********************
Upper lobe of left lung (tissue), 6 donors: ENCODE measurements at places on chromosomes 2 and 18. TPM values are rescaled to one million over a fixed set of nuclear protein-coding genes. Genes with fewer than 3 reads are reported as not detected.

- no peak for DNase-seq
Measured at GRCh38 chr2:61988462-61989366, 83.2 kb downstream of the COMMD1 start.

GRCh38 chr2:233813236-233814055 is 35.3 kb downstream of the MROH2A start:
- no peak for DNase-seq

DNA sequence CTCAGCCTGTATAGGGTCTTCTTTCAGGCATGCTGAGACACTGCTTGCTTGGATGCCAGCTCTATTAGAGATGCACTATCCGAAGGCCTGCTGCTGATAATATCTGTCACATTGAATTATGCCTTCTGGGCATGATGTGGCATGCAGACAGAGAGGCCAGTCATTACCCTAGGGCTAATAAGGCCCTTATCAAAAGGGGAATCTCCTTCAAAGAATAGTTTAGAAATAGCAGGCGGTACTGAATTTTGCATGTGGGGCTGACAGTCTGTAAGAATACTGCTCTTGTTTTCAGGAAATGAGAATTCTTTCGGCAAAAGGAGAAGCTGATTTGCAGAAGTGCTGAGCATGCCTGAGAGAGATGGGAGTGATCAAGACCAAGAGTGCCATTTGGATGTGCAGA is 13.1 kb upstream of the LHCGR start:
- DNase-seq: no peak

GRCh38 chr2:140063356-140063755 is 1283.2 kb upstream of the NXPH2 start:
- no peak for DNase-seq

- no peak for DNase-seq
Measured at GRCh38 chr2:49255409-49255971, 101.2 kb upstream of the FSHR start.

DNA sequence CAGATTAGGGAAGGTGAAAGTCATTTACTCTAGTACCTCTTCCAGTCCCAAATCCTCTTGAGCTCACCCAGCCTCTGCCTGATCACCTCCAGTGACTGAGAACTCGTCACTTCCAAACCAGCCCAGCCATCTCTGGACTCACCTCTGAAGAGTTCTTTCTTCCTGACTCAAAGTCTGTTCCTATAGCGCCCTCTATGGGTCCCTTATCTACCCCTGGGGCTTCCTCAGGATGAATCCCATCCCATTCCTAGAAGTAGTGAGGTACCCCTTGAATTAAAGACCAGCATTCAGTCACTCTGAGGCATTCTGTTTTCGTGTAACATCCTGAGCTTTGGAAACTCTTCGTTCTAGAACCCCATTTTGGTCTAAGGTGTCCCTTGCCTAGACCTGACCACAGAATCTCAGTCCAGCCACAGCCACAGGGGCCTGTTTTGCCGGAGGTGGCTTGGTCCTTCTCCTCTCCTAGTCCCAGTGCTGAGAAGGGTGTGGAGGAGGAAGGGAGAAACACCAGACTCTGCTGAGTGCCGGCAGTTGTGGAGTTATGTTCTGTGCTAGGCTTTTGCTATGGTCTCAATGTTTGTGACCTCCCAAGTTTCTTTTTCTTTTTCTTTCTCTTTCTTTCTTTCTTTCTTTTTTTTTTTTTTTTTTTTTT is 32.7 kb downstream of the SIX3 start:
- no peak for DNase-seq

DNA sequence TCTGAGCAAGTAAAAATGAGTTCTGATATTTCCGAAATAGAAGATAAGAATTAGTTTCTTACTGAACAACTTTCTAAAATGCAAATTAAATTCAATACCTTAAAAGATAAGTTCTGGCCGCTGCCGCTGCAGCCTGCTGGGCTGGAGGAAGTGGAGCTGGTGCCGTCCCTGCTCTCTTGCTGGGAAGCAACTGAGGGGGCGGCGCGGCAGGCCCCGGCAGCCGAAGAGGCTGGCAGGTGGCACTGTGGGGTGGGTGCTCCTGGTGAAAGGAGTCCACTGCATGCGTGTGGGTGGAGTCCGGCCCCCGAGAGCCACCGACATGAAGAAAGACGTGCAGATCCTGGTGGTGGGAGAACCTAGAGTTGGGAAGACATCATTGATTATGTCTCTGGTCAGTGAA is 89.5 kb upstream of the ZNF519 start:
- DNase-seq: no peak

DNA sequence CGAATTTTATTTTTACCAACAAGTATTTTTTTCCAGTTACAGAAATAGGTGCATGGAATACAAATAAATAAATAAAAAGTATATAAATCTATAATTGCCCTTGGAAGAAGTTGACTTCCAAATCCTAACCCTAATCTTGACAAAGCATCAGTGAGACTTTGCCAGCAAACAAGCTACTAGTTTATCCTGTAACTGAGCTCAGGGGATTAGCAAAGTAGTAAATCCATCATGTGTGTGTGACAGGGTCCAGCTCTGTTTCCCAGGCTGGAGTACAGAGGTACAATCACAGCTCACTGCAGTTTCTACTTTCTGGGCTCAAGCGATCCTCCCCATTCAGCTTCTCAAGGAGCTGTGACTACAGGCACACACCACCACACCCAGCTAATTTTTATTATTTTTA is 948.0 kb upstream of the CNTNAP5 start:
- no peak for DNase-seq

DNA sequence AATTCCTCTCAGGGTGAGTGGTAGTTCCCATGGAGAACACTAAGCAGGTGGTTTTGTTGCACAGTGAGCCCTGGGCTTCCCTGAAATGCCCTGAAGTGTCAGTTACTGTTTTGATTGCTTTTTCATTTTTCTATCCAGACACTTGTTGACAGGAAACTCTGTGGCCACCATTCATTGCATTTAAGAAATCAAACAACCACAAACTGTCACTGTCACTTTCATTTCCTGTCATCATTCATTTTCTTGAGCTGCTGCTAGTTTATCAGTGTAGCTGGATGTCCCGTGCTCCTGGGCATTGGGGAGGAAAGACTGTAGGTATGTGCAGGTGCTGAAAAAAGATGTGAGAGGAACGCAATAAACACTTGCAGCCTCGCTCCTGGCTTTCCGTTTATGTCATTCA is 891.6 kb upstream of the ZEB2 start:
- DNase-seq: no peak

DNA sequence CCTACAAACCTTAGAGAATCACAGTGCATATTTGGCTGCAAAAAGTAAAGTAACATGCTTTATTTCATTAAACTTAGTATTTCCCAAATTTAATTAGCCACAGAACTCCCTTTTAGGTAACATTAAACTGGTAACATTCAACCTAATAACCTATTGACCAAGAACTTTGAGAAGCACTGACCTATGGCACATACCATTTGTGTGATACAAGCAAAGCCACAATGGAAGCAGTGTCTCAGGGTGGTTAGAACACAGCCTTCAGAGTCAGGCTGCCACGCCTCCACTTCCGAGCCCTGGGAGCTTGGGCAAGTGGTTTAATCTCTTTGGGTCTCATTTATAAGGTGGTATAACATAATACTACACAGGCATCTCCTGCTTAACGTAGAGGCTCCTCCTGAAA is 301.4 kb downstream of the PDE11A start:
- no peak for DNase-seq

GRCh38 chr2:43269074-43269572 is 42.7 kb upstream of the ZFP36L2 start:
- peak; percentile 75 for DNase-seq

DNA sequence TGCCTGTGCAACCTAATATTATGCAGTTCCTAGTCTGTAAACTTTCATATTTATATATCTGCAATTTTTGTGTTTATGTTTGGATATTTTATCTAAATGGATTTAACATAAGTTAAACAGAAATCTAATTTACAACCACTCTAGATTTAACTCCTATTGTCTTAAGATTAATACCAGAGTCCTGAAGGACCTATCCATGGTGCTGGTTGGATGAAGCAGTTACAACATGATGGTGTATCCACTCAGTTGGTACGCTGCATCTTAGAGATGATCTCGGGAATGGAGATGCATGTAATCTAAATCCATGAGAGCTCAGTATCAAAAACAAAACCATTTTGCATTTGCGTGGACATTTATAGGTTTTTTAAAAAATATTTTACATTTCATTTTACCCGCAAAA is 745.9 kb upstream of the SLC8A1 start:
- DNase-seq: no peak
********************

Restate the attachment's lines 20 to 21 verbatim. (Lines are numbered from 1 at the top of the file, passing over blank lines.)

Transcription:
DNA sequence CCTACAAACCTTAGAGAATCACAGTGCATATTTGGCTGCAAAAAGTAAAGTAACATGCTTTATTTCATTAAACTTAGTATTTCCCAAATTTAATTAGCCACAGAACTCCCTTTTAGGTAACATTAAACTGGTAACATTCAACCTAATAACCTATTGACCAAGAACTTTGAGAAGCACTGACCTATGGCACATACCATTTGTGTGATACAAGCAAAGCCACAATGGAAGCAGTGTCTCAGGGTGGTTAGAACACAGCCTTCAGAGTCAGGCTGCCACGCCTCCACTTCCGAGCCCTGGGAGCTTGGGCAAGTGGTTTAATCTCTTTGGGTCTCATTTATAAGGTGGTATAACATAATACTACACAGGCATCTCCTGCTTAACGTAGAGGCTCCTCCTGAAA is 301.4 kb downstream of the PDE11A start:
- no peak for DNase-seq